‘Indeed,’ said Cosca, signific
Jun 18, 2013 rated it really liked it  ·  review of another edition
Shelves: blog, loaned
This is my first foray into the world of Joe Abercrombie and for those of you who are about to make the mistake of starting with Red Country like I did, my advice would be to go back and start with the First Law books. Red Country is marketed as a standalone novel and one can certainly enjoy it without having read Abercrombie’s other work, but the reason I’m giving it only 4 stars is because I always felt like I was missing out on something--that there was critical, need-to-know information from ...more
Deborah Obida
What a tedious read, it actually pains me to say that, this book is my sixth by Abercrombie and the last in this series and it sucks. Reading it was just so hard, everything was unnecessarily long and monotonous when it shouldn't be, the plot was actually a good one but the potrayal was terrible, if that isn't even an understatement.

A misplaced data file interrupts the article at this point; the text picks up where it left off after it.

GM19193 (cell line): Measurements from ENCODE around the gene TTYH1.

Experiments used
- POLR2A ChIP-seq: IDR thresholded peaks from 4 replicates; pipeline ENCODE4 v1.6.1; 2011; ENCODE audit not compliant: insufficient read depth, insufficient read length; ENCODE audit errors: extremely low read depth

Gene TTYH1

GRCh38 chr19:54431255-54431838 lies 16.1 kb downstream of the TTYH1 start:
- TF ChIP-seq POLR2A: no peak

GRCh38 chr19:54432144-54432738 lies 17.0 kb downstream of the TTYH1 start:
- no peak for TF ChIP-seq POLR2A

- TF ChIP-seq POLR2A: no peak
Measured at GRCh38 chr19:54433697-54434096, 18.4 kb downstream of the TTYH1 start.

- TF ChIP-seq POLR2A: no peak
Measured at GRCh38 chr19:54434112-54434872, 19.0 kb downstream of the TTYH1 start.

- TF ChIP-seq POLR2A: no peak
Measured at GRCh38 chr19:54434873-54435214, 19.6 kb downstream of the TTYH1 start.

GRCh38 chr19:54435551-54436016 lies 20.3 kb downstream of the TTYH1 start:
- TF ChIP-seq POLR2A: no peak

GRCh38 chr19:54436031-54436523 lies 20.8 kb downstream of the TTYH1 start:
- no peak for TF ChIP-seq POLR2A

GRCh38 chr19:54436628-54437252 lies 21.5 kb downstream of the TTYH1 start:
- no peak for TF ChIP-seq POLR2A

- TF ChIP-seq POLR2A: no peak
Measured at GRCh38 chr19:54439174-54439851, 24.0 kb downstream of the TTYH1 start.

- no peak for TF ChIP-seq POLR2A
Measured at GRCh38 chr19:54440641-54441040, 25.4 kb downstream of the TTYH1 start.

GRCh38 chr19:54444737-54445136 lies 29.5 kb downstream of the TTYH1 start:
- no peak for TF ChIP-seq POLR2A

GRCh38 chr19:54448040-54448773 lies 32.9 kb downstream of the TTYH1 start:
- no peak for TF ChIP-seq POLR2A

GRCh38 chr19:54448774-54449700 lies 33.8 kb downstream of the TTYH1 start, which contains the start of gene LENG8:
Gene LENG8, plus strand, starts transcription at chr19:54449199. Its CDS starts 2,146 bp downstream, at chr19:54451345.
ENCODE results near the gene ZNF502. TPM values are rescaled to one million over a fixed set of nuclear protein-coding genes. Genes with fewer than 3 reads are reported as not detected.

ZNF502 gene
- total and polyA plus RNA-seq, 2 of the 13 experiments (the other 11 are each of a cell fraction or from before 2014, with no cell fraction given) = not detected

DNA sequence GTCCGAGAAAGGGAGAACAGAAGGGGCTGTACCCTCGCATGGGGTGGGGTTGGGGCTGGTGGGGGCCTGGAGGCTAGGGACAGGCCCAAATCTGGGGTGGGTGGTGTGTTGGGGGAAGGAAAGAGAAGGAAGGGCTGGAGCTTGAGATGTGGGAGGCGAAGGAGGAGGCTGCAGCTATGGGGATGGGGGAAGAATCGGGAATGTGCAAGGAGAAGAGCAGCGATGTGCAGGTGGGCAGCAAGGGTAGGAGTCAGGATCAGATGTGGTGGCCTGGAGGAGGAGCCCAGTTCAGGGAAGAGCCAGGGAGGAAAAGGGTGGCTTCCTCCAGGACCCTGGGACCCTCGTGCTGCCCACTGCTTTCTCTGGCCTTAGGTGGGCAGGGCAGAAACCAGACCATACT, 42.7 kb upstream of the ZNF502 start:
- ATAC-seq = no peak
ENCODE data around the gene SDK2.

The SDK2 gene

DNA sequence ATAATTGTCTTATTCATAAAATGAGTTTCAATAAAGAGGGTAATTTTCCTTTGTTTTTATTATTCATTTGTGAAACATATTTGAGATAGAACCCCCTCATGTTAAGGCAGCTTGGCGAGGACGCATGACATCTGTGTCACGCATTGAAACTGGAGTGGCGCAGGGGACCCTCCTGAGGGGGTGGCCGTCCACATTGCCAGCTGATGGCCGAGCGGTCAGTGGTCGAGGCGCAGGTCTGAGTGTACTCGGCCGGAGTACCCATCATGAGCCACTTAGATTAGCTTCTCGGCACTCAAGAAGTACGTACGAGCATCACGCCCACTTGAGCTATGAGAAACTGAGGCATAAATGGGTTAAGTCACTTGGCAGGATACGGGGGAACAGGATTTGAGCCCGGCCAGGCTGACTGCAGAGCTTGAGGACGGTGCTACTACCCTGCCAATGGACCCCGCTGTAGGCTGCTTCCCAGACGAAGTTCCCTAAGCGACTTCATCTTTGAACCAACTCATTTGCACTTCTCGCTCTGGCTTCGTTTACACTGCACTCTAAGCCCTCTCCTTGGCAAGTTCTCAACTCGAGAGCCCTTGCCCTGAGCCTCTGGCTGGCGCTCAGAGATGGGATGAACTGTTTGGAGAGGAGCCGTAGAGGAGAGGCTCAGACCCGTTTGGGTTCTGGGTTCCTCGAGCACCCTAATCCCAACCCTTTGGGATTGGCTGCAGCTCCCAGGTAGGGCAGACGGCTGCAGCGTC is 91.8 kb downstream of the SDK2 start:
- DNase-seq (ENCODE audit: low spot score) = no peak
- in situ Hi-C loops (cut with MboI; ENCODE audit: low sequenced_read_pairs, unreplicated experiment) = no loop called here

‘Courage lies in bearing the costs. We all have our regrets, but not all of us can afford to be crippled by them. Sometimes it takes small crimes to prevent bigge
Ahmad Sharabiani
Red Country (First Law World, #6), Joe Abercrombie

“Each land in the world produces its own men individually bad – and, in time, other bad men who kill them for the general good.” – Emerson Hough

They burned her home. They stole her brother and sister. But vengeance is following.

Shy South hoped to bury her bloody past and ride away smiling, but she’ll have to sharpen up some bad old ways to get her family back, and she’s not a woman to flinch from what needs doing. She sets off in pursuit with onl
Mar 28, 2016 rated it it was amazing
This book was good. In fact it was very,very good. I loved Abercrombie's The First Law Trilogy so much and it was a delight to see the return of a few of his strongest characters from those books. Plus there were a few new characters who managed to steal the show. Joe Abercrombie is without doubt a very talented author. His characters are always so flawed and yet still so appealing, his stories are full of grossness and violence yet are still so very readable and his handling of the English lang ...more
Jan 05, 2019 rated it it was amazing  ·  review of another edition
I gotta say, Joe Abercrombie is one of my new favorite authors. I love his world building but his strengths are his characters and dialogue/storytelling. I can't get enough of Joe Abercrombie world. Keep them novels coming, Joe!